Illegal militia in Baghdad have stood down, though activity continues in some parts of Iraq. Shiite cleric Moqtada al-Sadr remains in Iran, and there are “some signs that his prolonged absence is leading to some fractures in (his militia’s) organization,” Gates said.

Gates also discussed the military’s need for funding to finance the war effort. He said he is concerned about delays in enacting an emergency supplemental bill. Each house of Congress has passed a version of the bill, and both versions contain a timeline for U.S. troop withdrawal from Iraq. President Bush has vowed to veto any bill containing the withdrawal language.

Gates said each of the armed services will be affected by a delay, with the Army being the worst off. The service may be forced to suspend training for deploying forces, repairing equipment and putting in place a civilian hiring freeze. The secretary said a threatened complete cut-off of war “would be dramatic.”
Omar Fadhil reports heavy armor in Baghdad, and mujahedeen messages that promise a great deal more than they deliver. He says friends of his in some parts of the city worry the American surge losing momentum, but that hasn't been his observation.

Rear Admiral Fox says:
There are “some preliminary good signs” that security measures are taking hold in Baghdad, Fox said, as U.S. and Iraqi forces continue to make their presence felt as they operate from 31 joint security stations established across the city.

“Our troops now are living and operating in the districts of Baghdad,” Fox said.

However, it is too early to say if the reduction in violence is permanent, Fox said, noting there have been an increase in the numbers of car-bombings and other spectacular attacks in Baghdad.
That's not surprising in itself -- car bombings, sniper attacks and IEDs are the three forms of combat that the enemy can execute with minimal danger of a successful Coalition reaction. In other words, it's a sign of Surge progress if those types of attacks rise accompanied by a fall in kidnappings and direct terrorism. It means the enemy is being forced to adopt safer tactics in order to survive.

General Petraeus is shopping again.

ABC News reports the Surge is having "a large and positive effect."

Early signs are positive, then. If we can maintain the pressure, it should work. There are dangers, but the serious ones seem chiefly to arise from internal US politics. Military leaders don't seem to be especially worried about what the insurgents will do, because it is already known what they will do, and the military has developed a great deal of expertise over the last several years in countering it.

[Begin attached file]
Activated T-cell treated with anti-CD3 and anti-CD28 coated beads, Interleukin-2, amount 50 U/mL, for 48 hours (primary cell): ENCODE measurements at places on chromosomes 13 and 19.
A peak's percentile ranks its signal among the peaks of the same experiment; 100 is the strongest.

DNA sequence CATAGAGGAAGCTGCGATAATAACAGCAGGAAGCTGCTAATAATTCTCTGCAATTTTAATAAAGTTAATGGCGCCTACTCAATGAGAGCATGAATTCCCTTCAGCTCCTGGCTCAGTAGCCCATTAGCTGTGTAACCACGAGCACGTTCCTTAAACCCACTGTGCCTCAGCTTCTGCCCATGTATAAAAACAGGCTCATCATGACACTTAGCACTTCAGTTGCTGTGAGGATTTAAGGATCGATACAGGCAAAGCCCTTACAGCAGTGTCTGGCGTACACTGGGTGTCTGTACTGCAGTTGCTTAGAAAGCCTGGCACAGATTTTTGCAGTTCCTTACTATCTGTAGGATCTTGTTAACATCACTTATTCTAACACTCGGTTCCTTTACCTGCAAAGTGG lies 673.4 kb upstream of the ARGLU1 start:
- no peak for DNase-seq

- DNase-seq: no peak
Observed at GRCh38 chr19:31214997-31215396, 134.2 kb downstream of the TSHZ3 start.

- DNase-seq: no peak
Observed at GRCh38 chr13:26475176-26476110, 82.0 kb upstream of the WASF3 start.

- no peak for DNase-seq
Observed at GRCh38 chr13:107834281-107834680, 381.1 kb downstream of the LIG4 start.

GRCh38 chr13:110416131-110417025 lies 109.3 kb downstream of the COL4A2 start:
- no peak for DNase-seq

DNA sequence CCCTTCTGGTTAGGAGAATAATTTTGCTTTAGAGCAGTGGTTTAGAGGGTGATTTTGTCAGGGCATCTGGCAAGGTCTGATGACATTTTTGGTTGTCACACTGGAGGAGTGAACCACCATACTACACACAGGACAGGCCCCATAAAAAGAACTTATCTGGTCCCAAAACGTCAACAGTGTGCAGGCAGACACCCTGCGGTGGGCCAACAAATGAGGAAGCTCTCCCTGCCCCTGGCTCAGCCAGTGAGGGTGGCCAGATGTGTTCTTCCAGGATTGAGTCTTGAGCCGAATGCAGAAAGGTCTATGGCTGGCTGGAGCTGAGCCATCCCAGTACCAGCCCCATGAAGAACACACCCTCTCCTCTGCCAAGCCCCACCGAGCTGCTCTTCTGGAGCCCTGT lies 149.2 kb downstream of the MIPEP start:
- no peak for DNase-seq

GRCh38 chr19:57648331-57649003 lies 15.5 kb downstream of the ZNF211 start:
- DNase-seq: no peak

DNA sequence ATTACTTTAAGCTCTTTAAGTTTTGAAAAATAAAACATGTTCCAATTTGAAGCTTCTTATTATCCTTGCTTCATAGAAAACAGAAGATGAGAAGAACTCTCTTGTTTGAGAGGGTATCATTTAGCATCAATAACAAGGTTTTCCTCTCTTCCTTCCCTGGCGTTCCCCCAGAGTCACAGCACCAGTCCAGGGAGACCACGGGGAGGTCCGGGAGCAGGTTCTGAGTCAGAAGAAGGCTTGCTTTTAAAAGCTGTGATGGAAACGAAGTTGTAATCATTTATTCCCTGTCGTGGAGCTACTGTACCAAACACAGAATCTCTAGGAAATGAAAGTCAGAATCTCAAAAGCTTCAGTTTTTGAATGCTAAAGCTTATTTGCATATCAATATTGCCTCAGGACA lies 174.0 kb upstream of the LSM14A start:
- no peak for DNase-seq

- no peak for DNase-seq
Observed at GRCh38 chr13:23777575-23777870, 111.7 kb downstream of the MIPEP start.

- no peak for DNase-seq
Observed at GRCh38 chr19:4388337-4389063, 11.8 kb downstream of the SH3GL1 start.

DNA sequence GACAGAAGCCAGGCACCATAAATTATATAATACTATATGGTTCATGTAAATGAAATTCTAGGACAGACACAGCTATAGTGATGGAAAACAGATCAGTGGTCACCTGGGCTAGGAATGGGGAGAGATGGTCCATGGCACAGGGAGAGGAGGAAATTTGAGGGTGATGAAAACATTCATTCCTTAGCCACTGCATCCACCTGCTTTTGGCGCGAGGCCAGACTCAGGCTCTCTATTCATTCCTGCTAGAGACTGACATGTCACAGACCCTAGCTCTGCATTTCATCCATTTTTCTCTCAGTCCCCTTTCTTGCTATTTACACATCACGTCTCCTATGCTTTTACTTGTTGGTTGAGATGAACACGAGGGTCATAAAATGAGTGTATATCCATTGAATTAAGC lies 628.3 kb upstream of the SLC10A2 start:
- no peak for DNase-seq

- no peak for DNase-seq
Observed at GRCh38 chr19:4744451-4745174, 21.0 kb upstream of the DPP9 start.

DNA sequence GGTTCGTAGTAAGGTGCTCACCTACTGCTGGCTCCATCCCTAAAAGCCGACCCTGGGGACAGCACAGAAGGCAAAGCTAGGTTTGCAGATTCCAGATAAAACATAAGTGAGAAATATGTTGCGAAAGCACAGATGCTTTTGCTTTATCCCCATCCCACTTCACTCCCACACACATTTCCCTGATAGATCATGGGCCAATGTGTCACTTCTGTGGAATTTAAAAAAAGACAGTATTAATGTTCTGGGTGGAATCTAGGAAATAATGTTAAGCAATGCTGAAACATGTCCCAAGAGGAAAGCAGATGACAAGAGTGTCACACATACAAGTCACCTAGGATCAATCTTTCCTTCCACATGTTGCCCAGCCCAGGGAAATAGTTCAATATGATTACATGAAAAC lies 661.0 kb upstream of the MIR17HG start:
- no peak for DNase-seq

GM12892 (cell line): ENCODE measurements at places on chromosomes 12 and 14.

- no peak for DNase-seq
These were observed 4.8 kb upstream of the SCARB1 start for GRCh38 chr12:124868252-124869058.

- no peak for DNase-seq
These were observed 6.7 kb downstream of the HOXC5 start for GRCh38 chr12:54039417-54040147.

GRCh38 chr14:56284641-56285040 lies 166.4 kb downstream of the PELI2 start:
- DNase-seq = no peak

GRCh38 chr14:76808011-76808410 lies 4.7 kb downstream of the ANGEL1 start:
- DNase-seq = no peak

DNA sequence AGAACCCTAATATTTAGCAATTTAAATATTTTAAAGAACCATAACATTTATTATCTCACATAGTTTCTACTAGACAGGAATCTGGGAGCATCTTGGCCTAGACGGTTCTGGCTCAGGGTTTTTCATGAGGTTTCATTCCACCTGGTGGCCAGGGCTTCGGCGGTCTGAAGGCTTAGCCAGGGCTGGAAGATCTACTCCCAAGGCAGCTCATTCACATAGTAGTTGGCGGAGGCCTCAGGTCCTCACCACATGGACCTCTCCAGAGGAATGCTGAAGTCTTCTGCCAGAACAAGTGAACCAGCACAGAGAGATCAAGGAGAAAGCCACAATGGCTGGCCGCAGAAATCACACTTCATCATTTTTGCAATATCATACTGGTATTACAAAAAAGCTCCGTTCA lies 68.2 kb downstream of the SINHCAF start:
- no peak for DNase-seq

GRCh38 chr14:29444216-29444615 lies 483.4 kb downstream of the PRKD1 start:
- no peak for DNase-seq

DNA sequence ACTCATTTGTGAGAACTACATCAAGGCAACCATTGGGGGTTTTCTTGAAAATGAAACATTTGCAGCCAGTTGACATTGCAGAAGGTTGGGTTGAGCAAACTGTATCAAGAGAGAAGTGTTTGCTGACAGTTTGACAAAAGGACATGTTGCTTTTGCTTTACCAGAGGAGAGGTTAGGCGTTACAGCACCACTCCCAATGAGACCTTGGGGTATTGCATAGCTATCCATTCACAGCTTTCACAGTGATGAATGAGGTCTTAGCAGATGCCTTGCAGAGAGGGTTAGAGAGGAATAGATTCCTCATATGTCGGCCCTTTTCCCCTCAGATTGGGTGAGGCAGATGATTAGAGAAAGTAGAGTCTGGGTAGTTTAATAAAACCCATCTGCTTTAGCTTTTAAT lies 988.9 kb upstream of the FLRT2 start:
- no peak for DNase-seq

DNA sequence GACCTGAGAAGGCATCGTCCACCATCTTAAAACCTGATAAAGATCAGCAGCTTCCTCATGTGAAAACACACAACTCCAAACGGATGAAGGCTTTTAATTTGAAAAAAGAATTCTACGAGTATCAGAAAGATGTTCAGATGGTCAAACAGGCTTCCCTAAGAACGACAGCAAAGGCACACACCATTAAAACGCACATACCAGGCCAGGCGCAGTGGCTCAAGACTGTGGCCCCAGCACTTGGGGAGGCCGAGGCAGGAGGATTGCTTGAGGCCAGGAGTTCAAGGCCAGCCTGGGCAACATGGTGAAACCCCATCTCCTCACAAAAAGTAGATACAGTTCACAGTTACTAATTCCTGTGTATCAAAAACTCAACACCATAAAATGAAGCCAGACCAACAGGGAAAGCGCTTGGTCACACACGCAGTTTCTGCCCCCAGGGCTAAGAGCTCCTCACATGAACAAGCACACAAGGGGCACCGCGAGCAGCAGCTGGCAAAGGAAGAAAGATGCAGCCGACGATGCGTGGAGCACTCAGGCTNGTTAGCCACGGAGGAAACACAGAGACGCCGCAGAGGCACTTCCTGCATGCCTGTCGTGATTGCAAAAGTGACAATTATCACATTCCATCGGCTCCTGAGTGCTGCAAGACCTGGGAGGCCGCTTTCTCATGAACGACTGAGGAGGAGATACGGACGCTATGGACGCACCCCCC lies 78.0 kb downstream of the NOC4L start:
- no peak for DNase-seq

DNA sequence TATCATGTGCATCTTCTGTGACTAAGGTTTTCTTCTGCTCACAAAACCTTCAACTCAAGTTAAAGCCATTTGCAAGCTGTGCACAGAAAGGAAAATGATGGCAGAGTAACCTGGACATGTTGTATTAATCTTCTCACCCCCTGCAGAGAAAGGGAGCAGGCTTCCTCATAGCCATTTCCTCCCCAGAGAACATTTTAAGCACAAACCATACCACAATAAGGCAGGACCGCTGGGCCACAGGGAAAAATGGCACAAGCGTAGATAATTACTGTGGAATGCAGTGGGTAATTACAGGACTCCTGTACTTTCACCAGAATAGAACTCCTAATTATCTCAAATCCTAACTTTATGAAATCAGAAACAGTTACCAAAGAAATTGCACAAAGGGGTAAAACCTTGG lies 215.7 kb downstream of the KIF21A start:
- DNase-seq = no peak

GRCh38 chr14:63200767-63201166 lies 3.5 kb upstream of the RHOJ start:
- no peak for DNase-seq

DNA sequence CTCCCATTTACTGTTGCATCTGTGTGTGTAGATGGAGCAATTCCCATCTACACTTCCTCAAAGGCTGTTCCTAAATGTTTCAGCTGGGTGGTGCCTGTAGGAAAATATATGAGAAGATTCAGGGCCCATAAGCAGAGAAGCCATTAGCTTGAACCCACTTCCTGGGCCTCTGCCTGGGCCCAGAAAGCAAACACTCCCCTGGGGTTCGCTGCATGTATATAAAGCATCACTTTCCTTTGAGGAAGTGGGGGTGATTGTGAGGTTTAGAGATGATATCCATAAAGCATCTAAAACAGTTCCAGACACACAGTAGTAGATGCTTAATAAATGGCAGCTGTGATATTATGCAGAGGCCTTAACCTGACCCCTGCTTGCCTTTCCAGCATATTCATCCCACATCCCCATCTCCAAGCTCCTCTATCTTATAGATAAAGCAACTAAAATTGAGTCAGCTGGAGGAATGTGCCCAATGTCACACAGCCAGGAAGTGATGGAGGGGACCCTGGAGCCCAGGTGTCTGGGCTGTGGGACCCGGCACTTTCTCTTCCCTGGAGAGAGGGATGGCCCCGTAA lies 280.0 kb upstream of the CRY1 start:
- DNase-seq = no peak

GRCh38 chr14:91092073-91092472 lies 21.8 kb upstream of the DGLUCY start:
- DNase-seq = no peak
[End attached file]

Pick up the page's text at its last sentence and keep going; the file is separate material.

Our military leadership is worried about the split between the Congress and the President, and what that is going to mean. They aren't worried about defeat, in other words -- they're worried about being undercut at home.

We should all be pressuring our public servants to ensure that does not happen.


Pelosi & the Headscarf:

I apparently have misjudged something Speaker Pelosi did. This morning I complained about her choosing to wear a headscarf in Syria; like everyone I had seen the pictures at the top of articles about her trip to Syria to meet with the government there. However, I seem to have been misled by the photograph's prominence into thinking that she was wearing it throughout her visit.

I've looked through a lot more photos of the trip now, and that is not at all the case. In fact:

1) She only wore it while visiting one particular mosque, and,
2) She did so in the Roman Catholic fashion rather than the Islamic fashion, as made clear by her crossing herself at the shrine of John the Baptist located in that mosque, and,
3) During the rest of her visit, both to Syria and Saudia Arabia, news photos show her without a headscarf. There's a good one in Yahoo News Photos of a Saudi police officer saluting the un-scarf'd Pelosi.

The photos played in the first news cycle as apparent submission to Islamist notions about a woman's place. That, coupled with the stories about her trip to Syria, to negotiate with a power supporting insurgent efforts against us in Iraq in despite of her President's request she not go, made the Speaker appear to be showing symbolic surrender. In addition, as the reports did not make clear that she was acting out of her own faith rather than submitting to another, she appeared to be hypocritical rather than faithful.

That impression, given by the way the news reports ran the headscarf photo with the stories about her diplomatic trips, was not fair. Indeed, as I reflect on it, it was defamatory (in the non-legalistic sense).